Then we move again to FOSDEM 2014. This time Jolla has only one talk there (in comparison to three talks a year before). Its title is "Technical introduction to the deeper parts of SailfishOS, a Qt5-Wayland based mobile OS" and was done by Carsten Munk already mentioned earlier Jolla Chief Research Engineer. The talk as title suggests is mainly technical and Carsten (like title has promised) goes pretty deep into that. At some point he even shows kind of diagram where more or less all the software blocks/packages that Sailfish consists of appear. What we can notice there is that Silica components are appearing on the closed (right) side of the diagram that he calls "evil closed source". Besides that, he doesn't say a word about Sailfish Silica components and doesn't make even a small comment about year's earlier Jolla announcement at FOSDEM of them being open source.

Now that we went through such a long time journey I would like to ask some questions here, everyone can look for the answers themselves, maybe someone from Jolla would be willing to respond to all of them:

If the Sailfish Silica components are supposed to be open source anyway why to delay it further? Is the C++ part really so ugly and not ready for that? Or maybe Jolla wasn't sure at all whether it will be open source or not? If so, is it fair and ethical to make announcement about Sailfish Silica being open source on the biggest FLOSS event in Europe?

Comments welcome, but please stay on topic of the whole article - promised open sources of Sailfish Silica components. If you have any interesting observations in other areas or other topics that could be good to deal with on this blog - feel free to contact me via my private e-mail.

UPDATE (13.05.2014)

Having not received any answers to questions posted on my blog from anyone from Jolla (despite they were reading it) I brought up this topic on one of weekly IRC community meetings after Veskuh made such comment there:

<veskuh> fk_lx, you have been criticizing of us changing plans and now you again say that we should make unsure plans more public?

The question suggest that I've been criticizing someone for changing plans. Well, sorry Veskuh, but you got it wrong. I'm not criticizing anyone for changing plans, if I'm criticizing anything in my blogpost, then it is not keeping up promises given before FLOSS community. It's perfectly ok to be unsure about the future plans, but then let's say it in a fair way like "we don't know if it will be open sourced or not" from beginning, but Marko Matilla on FOSDEM said it will be open sourced, just like Carsten Munk on IRC. There is a big difference between words "will be" (certainty) and "we are thinking about it" and most of the people understand the difference. Also another Jolla employee David Greaves (mentioned in the post above) made a statement on this topic.

<lbt> I think one issue here is that it's hard to differentiate between desires and plans we may desire things to happen but find obstacles along the way some are things that are part of our opensource work - others are commercial and we need to work on how to communicate those with less confusion

Again, like it was later pointed in that discussion by me and a guy with nickname SK_work there is a huge difference between expressing desire and promising something. Anyway we get very interesting information from Veskuh on that meeting:

<veskuh> In silica's case engineering (me too) was saying open silica too soon, but we though it was happening faster. I can't go into reason, but now situation is not as simple anymore.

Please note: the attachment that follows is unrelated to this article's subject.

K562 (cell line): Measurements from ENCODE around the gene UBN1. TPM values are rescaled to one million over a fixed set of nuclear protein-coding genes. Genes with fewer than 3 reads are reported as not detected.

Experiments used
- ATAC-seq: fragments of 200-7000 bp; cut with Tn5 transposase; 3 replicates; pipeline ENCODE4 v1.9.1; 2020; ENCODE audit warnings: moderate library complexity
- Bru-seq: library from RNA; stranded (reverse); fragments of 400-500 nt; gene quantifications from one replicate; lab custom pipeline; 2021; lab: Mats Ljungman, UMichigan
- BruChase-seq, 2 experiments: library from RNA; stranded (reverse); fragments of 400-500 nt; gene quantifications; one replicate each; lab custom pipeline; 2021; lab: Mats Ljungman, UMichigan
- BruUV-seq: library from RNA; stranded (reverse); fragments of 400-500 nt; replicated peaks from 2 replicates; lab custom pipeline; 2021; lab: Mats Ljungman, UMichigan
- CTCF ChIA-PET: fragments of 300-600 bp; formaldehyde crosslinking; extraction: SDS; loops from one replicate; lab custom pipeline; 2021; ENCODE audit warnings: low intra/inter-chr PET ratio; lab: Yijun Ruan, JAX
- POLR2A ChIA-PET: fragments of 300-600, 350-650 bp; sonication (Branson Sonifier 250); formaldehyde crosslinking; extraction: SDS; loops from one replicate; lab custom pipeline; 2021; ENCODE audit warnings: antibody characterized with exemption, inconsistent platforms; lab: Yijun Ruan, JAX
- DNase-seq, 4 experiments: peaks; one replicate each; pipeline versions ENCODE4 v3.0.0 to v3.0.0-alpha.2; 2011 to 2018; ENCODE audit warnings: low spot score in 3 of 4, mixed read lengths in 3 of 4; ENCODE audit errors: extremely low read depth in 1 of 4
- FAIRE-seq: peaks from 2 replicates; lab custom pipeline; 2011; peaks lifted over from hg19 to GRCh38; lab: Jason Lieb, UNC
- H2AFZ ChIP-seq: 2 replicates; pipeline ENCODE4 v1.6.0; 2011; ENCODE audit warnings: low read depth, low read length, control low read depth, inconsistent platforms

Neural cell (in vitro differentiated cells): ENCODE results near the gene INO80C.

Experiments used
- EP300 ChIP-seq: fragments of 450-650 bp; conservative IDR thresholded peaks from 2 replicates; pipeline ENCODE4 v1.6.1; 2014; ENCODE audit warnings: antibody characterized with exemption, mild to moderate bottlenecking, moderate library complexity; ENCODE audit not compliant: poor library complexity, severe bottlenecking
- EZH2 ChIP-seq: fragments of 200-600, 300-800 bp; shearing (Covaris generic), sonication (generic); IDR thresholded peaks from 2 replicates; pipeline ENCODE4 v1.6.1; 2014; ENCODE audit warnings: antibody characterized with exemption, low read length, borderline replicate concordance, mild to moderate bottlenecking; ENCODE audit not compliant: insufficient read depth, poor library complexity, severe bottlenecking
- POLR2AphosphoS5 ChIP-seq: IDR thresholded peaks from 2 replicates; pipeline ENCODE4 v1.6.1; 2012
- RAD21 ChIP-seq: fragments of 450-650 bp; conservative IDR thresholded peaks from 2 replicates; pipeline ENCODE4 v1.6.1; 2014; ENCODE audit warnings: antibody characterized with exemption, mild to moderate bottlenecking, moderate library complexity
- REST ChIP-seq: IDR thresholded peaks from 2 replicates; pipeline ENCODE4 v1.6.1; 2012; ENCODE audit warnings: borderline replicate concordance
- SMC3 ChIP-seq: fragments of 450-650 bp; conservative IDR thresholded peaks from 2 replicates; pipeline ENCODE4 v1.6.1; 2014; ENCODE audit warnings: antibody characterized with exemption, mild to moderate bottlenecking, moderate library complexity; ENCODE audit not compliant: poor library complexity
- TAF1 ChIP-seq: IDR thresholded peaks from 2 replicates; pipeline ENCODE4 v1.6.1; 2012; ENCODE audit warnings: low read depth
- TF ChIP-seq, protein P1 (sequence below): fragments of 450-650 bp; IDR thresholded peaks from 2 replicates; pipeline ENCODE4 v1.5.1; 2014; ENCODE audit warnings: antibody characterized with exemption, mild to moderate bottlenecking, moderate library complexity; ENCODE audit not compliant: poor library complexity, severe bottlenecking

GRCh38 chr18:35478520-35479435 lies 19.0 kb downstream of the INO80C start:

So from above statement we get that open sourcing Silica will happen slower than it was expected (in other words we get to know here that it will happen at some point). Reasons for that are unknown. There was also information from Carsten Munk on that meeting:

<Stskeeps> #info Silica is not open source currently. State is that there's no exception granted (see policy listed in the other meeting) for open sourcing the current codebase, which is BSD-licensed QML and closed source C++, but there is a desire. Work to get that exception is ongoing

So once again we are hearing only about desire and where did certainty went along the way? It is really confusing hearing from one person information that it will happen (but slower) and from another that it is only a desire (desires can simply go away). Also it's worth mentioning that Carsten Munk said on beginning that he is hat-less on that meeting, in other words not representing Jolla, so we cannot treat his statement here (in contrast to David's and Veskuh's ones) as official Jolla statement.

It's also worth to ask here why we cannot get more or less detailed information when the open sourcing will happen? 1 month, 1 year, 2 years, 10 years, 50 years? Without such information everyone can quite easily promise that they will open source something after 100 years when it will be totally irrelevant and useless, maybe except for IT historians. Moreover giving reasons for delaying open sourcing that C++ part would be useful.

UPDATE 2 (13.05.2014)

Carsten Munk has said on today's IRC meeting with community that it is official Jolla statement he presented on IRC last time and repeated it once again today.


  1. While I have no knowledge of the situation, it sounds like the C++ code is not owned by Jolla. So the idea to get the C++ code opened is similar to Maemo Council's attempt to get license to redistribute Nokia binaries. it might happen but only after hundreds of lawyers have looked into the matter, none of whom have an incentive to say yes. The initial statement that silica will be open source was probably the overly optimistic beliefs of developers who were not lawyers. then by the summer, reality had set in, and the facts were actually known. Worse it sounds like the C++ code rights holder has changed (MS buyout of Nokia?) and now they're dealing with a completely new set of lawyers which they have no familiarity with.

  2. Another point too is this, what would open sourcing the silica components do to the writer of this blog. He needs to be clear on what he want to achieve with the source code.

    The mere fact that Jolla is changing their tune after making public their aim to open source all the silica components, means they are facing some challenges that is not yet known.

    Give them some space. In this mobile industry where litigation is the second most talked about activity, they don't have the resources to be drawn out in the open and pay monies to any patent troll